Stuck trying to sketch this complex graph

• Sep 14th 2011, 08:44 AM
terrorsquid
Stuck trying to sketch this complex graph
Solve $|z+1|-|z-2|=1$ and sketch its graph.

First I notice that I'm finding the complex numbers where the distance between z and -1 = the distance between z and 2 +1 (not sure how the +1 affects things).

$|x+iy+1|-|x+iy-2|=1$

$\sqrt{(x+1)^2+y^2}-\sqrt{(x-2)^2+y^2}=1$

here's where I'm not sure where to go because I can't just square both sides to remove the roots with the 1 there. How do I proceed?
• Sep 14th 2011, 08:51 AM
piscoau
Re: Stuck trying to sketch this complex graph
the square root of sqrt((x+1)^2+y^2)-sqrt((x-2)^2+y^2) = 1 can be removed by take both side square more than once.
• Sep 14th 2011, 12:24 PM
HallsofIvy
Re: Stuck trying to sketch this complex graph
If I recall correctly, the figure such that the difference of the distances for each point on the figure to two fixed points is the hyperbola having those fixed points as foci.
• Sep 14th 2011, 08:01 PM
terrorsquid
Re: Stuck trying to sketch this complex graph
Quote:

Originally Posted by piscoau
the square root of sqrt((x+1)^2+y^2)-sqrt((x-2)^2+y^2) = 1 can be removed by take both side square more than once.

Let m $= \sqrt{(x+1)^2+y^2}$

let j $= \sqrt{(x-2)^2+y^2}$

$\sqrt{m}-\sqrt{j} = 1$

squaring both sides:

$m-2\sqrt{m}\sqrt{j}+j = 1$

squaring again:

$m^2-4m\sqrt{m}\sqrt{j}+6mj-4j\sqrt{m}\sqrt{j}+j^2=1$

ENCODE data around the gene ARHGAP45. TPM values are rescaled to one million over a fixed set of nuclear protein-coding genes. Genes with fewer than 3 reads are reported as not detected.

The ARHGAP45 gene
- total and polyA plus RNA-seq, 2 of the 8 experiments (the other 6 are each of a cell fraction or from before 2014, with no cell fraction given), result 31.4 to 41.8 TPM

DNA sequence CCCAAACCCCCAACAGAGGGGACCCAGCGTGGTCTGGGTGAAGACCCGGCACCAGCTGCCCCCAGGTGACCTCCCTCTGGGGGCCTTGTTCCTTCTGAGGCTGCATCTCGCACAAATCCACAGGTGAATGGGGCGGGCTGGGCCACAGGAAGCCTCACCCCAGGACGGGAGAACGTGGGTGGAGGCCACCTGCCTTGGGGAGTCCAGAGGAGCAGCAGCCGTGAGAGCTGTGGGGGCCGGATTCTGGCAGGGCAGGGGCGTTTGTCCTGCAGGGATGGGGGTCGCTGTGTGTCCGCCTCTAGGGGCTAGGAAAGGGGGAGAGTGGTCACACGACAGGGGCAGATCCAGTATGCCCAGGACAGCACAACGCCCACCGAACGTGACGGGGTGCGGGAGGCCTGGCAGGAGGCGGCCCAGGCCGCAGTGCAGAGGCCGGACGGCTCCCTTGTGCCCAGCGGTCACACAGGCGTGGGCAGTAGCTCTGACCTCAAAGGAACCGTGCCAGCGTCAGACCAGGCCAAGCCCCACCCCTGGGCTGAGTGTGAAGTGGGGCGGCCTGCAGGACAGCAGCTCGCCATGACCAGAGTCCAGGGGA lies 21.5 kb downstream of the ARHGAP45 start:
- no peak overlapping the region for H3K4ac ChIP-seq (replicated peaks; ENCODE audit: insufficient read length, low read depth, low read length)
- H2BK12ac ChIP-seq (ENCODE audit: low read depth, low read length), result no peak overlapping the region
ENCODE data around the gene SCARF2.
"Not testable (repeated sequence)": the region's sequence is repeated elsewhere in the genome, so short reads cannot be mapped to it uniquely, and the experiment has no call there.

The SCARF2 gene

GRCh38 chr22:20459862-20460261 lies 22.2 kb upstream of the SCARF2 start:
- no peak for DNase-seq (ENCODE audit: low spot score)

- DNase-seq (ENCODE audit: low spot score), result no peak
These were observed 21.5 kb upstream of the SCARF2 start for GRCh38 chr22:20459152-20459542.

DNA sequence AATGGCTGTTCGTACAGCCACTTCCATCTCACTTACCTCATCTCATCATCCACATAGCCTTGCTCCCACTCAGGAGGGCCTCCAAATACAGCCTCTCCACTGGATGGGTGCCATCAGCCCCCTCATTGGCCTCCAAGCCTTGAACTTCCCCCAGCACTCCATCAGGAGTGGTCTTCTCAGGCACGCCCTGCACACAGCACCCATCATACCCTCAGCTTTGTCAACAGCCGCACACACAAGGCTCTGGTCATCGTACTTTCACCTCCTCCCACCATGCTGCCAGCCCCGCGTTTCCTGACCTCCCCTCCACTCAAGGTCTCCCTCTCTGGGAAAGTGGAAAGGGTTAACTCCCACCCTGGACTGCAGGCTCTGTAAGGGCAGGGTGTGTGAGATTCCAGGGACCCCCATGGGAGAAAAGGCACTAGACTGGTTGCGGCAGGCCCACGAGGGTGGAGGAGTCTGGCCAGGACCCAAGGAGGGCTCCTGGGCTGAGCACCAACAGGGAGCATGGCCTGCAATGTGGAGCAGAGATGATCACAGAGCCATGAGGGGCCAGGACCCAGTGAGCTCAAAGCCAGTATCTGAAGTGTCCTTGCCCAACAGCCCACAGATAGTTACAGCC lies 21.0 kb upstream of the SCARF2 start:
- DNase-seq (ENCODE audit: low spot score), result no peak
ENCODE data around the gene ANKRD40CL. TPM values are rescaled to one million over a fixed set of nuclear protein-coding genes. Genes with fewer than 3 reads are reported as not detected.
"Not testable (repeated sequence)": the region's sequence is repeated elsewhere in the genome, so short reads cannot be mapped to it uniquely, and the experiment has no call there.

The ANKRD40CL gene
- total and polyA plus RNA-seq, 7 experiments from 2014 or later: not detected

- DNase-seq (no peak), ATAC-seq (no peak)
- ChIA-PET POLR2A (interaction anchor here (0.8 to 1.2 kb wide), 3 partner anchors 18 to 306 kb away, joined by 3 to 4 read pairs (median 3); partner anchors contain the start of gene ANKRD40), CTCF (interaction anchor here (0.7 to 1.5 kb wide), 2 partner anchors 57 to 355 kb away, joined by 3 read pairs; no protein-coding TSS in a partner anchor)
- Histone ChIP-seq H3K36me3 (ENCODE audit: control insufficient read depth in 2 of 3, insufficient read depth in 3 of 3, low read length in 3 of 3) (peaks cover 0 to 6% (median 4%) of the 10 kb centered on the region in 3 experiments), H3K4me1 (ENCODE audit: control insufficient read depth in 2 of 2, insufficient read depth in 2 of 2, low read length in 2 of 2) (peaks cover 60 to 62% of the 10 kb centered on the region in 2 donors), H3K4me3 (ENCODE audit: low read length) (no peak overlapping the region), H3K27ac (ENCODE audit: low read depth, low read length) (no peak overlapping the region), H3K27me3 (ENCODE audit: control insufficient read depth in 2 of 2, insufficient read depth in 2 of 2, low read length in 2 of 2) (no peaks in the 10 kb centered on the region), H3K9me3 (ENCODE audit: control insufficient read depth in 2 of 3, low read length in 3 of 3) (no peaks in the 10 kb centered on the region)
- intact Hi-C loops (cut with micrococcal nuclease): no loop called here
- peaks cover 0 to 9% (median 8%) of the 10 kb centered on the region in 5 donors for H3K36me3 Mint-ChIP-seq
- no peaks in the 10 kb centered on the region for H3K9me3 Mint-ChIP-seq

can't seriously expect to keep going :S
• Sep 14th 2011, 08:01 PM
terrorsquid
Re: Stuck trying to sketch this complex graph
It's supposedly the right side of a hyperbola.
• Sep 15th 2011, 04:41 AM
HallsofIvy
Re: Stuck trying to sketch this complex graph
I misread your equation. I have edited what I wrote before. The set of points such that the difference of the distances from two fixed point (either d1- d2 or d2- d1) is a constant is indeed a hyperbola. For only d2- d1 a constant, you have one branch of the hyperbola.
• Sep 15th 2011, 05:39 AM
Prove It
Re: Stuck trying to sketch this complex graph
Quote:

Originally Posted by terrorsquid
Solve $|z+1|-|z-2|=1$ and sketch its graph.

First I notice that I'm finding the complex numbers where the distance between z and -1 = the distance between z and 2 +1 (not sure how the +1 affects things).

$|x+iy+1|-|x+iy-2|=1$

$\sqrt{(x+1)^2+y^2}-\sqrt{(x-2)^2+y^2}=1$

here's where I'm not sure where to go because I can't just square both sides to remove the roots with the 1 there. How do I proceed?